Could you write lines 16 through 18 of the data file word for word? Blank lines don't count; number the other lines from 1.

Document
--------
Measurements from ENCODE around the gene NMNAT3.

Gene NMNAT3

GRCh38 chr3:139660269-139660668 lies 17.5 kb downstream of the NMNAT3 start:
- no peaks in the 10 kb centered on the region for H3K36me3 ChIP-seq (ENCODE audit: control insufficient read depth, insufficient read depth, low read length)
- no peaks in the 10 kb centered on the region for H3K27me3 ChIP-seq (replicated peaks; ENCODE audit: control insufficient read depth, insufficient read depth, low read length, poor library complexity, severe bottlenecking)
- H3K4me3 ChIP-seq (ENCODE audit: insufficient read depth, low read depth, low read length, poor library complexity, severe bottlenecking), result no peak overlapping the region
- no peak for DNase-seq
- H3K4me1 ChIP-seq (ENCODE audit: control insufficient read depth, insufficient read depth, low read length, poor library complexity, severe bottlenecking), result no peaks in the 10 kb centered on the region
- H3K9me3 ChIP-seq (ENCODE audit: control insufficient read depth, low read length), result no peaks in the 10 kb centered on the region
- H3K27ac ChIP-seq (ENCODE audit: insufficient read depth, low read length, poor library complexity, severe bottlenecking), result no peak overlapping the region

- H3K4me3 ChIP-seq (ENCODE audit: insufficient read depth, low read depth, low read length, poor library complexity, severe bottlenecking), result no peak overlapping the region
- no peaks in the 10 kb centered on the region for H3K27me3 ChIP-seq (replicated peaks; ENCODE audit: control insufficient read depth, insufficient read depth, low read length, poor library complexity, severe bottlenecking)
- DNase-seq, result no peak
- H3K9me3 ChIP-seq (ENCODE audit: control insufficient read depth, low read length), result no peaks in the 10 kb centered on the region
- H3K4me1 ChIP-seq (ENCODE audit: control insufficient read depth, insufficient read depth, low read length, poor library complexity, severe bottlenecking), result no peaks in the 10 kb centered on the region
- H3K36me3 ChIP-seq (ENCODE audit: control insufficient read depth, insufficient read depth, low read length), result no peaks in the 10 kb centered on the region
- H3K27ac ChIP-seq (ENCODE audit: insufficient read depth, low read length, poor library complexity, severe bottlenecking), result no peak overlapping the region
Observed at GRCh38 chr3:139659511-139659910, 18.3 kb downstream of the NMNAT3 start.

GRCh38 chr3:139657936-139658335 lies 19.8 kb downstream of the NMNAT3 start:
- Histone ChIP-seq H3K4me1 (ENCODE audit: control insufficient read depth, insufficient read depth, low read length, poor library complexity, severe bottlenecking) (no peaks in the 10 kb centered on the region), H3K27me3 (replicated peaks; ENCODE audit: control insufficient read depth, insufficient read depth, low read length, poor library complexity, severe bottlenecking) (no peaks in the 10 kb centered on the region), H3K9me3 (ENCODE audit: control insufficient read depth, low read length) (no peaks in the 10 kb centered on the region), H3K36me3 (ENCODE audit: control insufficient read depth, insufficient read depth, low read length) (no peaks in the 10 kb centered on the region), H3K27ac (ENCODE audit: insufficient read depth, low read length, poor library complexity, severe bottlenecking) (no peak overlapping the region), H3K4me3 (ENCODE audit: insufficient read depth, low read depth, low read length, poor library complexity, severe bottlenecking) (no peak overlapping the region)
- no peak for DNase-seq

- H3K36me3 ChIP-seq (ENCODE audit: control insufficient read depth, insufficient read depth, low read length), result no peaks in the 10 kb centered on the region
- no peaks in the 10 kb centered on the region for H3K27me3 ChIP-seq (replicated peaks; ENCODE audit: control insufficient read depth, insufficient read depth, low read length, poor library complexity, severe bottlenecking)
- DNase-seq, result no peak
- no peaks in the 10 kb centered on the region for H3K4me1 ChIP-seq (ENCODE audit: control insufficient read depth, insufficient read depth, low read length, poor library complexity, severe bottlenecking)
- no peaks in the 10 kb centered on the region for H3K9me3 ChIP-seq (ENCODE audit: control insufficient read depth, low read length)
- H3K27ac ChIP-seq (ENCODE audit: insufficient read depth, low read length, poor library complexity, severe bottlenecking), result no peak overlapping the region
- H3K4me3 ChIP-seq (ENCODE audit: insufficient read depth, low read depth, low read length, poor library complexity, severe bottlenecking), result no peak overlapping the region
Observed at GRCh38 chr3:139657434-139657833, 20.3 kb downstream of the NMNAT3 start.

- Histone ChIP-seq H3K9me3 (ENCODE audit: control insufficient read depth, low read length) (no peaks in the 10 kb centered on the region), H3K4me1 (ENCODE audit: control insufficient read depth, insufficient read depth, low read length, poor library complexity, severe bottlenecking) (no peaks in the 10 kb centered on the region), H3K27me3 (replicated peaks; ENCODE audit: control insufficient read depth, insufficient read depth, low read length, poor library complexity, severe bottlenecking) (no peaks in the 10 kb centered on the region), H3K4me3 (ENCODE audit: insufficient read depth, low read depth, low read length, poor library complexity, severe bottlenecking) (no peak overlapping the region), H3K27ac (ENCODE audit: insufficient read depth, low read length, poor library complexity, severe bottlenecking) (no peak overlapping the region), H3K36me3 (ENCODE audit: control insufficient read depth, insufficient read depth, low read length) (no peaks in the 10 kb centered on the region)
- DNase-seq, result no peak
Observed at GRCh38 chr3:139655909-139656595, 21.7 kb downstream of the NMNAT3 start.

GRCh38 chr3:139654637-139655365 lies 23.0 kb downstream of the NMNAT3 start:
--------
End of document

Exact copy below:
- H3K36me3 ChIP-seq (ENCODE audit: control insufficient read depth, insufficient read depth, low read length), result no peaks in the 10 kb centered on the region
- H3K27ac ChIP-seq (ENCODE audit: insufficient read depth, low read length, poor library complexity, severe bottlenecking), result no peak overlapping the region
Observed at GRCh38 chr3:139659511-139659910, 18.3 kb downstream of the NMNAT3 start.